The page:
Child sexual abuse - Vision and reality - Save the Children Sweden
Europe-wide research and dissemination of good practice in the development of information, educational and other materials in the field of child sexual abuse; covering prevention, treatment and rehabilitation.
To identify good practice examples in Europe of prevention and treatment of child sexual abuse, researchers were commissioned to report on the countries studied. Despite time constraints, a large body of material and practice was reviewed and 30 prevention programmes and 26 treatment programmes were studied.
The general findings illustrate the difficulties inherent in this type of research: the investigations revealed imbalances between countries regarding the volume of material and the quality and characteristics of the programmes. No prevention programmes were found in Norway, for example, although this has not always been the case. No prevention programmes were identified in Greece, although clearly there must be some (including, for example, as part of Daphne-funded activity). [See below, under Lessons and ideas].
On the basis of the results of the research, and following information exchange sessions, proposals were drawn up in the form of recommendations about the characteristics that materials and practices in this field have or should have.
The project illustrated the difficulty of developing satisfactory tools to evaluate programmes, particularly prevention programmes (how do you measure whether a programme has stopped something from happening?) A broad assessment of treatment programmes led to the conclusion that programmes for the treatment of victims have been generally more successful than those aiming to treat perpetrators of abuse.
Lessons and Ideas
1. Twelve months is too short for this sort of research project, and the limited findings clearly illustrate this. There remains a serious gap in mapping the broad extent of experiences in this area – the researchers’ problems in identifying programmes in some countries, for example, would have been partly solved if a comprehensive mapping of activities had existed.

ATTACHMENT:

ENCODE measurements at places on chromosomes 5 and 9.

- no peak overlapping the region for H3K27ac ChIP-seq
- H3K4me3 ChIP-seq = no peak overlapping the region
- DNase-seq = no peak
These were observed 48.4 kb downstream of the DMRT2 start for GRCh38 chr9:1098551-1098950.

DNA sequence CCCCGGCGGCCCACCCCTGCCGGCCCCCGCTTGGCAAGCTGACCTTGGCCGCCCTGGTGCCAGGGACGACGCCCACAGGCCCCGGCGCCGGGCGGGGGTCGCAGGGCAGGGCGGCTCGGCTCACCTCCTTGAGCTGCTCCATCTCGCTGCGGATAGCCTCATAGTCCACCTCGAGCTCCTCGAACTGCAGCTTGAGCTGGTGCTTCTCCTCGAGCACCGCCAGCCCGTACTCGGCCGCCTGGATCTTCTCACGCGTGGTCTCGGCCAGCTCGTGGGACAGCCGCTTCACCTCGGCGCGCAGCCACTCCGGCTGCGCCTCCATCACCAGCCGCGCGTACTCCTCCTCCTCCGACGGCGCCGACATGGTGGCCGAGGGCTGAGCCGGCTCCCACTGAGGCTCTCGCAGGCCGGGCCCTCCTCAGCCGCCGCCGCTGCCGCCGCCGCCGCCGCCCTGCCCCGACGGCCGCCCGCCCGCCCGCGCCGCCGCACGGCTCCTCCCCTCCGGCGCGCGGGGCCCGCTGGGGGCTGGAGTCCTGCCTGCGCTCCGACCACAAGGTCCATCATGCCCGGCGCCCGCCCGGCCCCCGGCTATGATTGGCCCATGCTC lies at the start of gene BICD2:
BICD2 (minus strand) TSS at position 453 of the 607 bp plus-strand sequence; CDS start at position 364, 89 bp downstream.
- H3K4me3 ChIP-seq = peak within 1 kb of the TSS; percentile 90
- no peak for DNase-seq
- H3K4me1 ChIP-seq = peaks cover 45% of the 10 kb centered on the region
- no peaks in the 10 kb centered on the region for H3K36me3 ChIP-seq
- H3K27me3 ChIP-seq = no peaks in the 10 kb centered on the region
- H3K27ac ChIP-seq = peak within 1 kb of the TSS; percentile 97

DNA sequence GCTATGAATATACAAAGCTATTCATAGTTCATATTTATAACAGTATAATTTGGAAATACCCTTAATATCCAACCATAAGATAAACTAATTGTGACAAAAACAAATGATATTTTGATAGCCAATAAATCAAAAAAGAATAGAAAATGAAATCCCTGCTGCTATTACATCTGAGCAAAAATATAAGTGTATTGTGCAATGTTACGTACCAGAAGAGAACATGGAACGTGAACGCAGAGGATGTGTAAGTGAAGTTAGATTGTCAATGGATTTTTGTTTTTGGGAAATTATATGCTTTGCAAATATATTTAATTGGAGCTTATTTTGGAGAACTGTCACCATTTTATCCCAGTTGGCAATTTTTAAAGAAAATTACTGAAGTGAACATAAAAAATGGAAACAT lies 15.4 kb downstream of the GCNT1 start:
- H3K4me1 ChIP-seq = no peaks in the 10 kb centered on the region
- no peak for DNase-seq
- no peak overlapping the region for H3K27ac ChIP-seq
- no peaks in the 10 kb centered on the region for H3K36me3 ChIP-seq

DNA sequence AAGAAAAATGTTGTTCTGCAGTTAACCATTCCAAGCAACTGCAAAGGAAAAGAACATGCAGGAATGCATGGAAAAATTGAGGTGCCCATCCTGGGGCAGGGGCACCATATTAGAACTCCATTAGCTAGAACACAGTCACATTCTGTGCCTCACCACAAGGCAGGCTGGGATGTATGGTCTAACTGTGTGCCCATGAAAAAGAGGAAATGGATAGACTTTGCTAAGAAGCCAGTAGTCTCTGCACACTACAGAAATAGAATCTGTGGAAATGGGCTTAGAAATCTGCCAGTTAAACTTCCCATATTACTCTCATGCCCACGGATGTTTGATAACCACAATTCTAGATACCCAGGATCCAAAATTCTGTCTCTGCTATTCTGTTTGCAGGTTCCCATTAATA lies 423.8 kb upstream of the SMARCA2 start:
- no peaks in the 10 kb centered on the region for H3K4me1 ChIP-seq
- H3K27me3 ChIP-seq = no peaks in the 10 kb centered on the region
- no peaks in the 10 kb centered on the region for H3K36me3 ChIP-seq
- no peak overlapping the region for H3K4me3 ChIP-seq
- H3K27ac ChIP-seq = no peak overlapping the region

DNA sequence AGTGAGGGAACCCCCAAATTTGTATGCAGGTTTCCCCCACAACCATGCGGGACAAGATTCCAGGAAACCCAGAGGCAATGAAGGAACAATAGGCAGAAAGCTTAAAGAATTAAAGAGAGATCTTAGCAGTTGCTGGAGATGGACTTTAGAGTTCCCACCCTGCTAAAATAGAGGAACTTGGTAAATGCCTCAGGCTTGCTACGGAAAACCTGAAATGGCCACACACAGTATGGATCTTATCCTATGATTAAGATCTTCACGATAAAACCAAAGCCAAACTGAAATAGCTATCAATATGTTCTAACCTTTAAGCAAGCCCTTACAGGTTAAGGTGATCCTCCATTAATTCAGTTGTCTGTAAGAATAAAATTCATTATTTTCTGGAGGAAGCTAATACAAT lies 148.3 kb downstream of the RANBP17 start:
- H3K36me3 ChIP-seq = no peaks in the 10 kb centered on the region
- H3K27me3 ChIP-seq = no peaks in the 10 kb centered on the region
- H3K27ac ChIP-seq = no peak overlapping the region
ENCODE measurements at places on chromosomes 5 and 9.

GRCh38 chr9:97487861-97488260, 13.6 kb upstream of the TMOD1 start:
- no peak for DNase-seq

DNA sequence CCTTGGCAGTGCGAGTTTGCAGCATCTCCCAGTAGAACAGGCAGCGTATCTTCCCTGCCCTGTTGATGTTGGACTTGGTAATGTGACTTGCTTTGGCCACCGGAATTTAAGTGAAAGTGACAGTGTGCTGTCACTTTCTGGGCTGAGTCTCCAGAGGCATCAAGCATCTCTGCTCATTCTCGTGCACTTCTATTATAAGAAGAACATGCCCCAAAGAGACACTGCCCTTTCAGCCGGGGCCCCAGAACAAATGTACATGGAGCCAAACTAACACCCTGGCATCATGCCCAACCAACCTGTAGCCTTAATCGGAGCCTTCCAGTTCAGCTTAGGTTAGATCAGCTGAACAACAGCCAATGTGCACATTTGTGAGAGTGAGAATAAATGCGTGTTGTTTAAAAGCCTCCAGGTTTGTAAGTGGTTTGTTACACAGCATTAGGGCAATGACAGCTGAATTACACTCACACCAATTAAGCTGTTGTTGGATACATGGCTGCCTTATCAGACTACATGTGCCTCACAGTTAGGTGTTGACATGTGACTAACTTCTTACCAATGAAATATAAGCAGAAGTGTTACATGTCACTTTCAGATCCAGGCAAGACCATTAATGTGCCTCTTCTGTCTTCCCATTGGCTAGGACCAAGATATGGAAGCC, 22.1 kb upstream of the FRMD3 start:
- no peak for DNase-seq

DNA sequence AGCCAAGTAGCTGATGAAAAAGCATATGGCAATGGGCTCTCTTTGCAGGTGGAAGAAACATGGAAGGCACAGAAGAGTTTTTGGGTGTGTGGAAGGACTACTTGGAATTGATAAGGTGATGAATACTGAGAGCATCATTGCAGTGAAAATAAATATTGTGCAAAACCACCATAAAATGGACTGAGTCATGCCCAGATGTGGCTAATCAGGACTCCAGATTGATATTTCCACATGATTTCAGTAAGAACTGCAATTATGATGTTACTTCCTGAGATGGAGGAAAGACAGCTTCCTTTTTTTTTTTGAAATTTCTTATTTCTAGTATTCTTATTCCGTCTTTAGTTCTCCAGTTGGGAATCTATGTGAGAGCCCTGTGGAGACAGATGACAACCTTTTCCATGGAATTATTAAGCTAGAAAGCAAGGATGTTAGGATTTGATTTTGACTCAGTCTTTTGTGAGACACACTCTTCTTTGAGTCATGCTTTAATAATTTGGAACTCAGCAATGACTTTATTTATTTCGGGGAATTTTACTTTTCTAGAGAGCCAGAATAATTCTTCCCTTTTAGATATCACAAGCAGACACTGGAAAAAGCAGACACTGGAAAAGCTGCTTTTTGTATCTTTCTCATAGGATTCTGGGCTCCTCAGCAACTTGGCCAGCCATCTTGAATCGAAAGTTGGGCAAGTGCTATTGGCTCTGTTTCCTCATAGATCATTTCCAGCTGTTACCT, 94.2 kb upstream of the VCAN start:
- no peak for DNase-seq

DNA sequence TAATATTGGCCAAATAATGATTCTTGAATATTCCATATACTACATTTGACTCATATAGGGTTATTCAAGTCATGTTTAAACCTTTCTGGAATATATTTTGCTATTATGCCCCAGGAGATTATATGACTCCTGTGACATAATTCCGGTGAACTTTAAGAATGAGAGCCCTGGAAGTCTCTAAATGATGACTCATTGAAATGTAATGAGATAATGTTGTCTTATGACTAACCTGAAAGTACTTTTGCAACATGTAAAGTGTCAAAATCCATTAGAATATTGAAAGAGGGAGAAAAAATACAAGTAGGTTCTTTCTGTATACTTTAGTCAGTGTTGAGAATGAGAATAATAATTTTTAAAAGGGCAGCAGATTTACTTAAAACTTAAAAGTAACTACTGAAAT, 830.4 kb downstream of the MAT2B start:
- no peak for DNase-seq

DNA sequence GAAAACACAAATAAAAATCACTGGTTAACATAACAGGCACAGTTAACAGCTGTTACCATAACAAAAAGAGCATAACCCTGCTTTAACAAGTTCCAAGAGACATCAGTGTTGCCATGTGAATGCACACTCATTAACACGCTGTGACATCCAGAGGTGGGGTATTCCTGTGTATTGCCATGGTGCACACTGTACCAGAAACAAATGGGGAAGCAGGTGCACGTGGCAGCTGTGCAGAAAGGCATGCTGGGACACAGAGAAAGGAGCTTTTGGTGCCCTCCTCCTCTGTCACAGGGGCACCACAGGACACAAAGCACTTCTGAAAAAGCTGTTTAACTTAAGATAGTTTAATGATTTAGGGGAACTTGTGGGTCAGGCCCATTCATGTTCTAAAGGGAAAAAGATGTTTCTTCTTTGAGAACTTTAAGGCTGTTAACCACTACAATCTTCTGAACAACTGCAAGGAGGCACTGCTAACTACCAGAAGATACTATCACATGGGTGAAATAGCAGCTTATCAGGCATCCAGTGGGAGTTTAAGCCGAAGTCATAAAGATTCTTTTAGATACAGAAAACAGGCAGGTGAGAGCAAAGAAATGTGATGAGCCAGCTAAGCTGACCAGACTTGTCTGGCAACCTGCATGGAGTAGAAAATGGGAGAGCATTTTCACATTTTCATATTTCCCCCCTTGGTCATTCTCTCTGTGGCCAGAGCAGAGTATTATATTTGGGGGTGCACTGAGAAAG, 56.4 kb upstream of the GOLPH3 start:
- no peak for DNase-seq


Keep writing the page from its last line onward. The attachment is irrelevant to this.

2. Good practice is an elusive concept. Defining what is ‘good’ is complex and has to take into account the impact on children, positive and negative. And yet generally the impact of activities is not systematically measured or recorded. It is therefore always important to begin by agreeing criteria on how to decide what is ‘good’ – or perhaps ‘valuable’ – practice.
3. The project found that the majority of prevention programmes in Europe had not been evaluated at all, except in terms of assessing participant satisfaction and implementation/performance. The impact on children and others had rarely been measured.
4. The project also found that programmes were most often run in isolation and were not positioned in broader contexts (for example, school programmes were not often found in a broader context of sex education or personal development). Similarly, the project concluded that all those working with children should be trained in the subject of sexual abuse, since such abuse is not an isolated subject to be separated out from the rest of the child’s life experiences.
5. Only a few countries have programmes aimed particularly at protecting children with disabilities, or children in other specifically vulnerable groups, for example migrant children or children who are victims of other forms of ill treatment. Where such programmes do exist, there is an opportunity to learn lessons and spread such lessons across Europe.
Report: Vision and reality (English, Spanish, French, Greek, Finnish)
Report surveying work of 20 organizations (English)
Researchers’ individual reports (English)
Report: The sexual exploitation and trafficking of children in Greece (English from Rädda Barnen; Greek from Save the Children Greece, 54 Papadiamondopoulou St., Athens, GR-157 71 Zografou; e-mail: email@example.com )